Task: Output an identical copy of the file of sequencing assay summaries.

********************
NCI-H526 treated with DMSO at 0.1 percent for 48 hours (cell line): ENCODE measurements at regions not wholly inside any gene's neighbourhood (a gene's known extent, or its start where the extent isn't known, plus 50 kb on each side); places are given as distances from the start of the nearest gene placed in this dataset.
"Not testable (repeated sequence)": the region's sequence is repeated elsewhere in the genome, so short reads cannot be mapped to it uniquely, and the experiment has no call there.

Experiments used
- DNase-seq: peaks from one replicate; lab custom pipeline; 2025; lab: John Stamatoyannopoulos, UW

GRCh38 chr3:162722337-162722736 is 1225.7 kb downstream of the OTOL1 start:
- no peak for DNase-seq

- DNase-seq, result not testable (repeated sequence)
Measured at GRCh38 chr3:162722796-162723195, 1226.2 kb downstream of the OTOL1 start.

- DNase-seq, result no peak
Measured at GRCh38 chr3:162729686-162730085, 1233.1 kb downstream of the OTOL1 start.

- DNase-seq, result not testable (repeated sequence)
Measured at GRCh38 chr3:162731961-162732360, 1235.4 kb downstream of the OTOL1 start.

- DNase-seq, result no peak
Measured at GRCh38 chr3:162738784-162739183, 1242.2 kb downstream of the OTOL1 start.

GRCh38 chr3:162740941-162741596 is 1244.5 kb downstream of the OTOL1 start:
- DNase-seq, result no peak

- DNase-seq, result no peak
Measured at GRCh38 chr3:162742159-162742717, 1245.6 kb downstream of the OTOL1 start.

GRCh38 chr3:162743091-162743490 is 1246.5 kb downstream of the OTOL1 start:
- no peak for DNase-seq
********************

NCI-H526 treated with DMSO at 0.1 percent for 48 hours (cell line): ENCODE measurements at regions not wholly inside any gene's neighbourhood (a gene's known extent, or its start where the extent isn't known, plus 50 kb on each side); places are given as distances from the start of the nearest gene placed in this dataset.
"Not testable (repeated sequence)": the region's sequence is repeated elsewhere in the genome, so short reads cannot be mapped to it uniquely, and the experiment has no call there.

Experiments used
- DNase-seq: peaks from one replicate; lab custom pipeline; 2025; lab: John Stamatoyannopoulos, UW

GRCh38 chr3:162722337-162722736 is 1225.7 kb downstream of the OTOL1 start:
- no peak for DNase-seq

- DNase-seq, result not testable (repeated sequence)
Measured at GRCh38 chr3:162722796-162723195, 1226.2 kb downstream of the OTOL1 start.

- DNase-seq, result no peak
Measured at GRCh38 chr3:162729686-162730085, 1233.1 kb downstream of the OTOL1 start.

- DNase-seq, result not testable (repeated sequence)
Measured at GRCh38 chr3:162731961-162732360, 1235.4 kb downstream of the OTOL1 start.

- DNase-seq, result no peak
Measured at GRCh38 chr3:162738784-162739183, 1242.2 kb downstream of the OTOL1 start.

GRCh38 chr3:162740941-162741596 is 1244.5 kb downstream of the OTOL1 start:
- DNase-seq, result no peak

- DNase-seq, result no peak
Measured at GRCh38 chr3:162742159-162742717, 1245.6 kb downstream of the OTOL1 start.

GRCh38 chr3:162743091-162743490 is 1246.5 kb downstream of the OTOL1 start:
- no peak for DNase-seq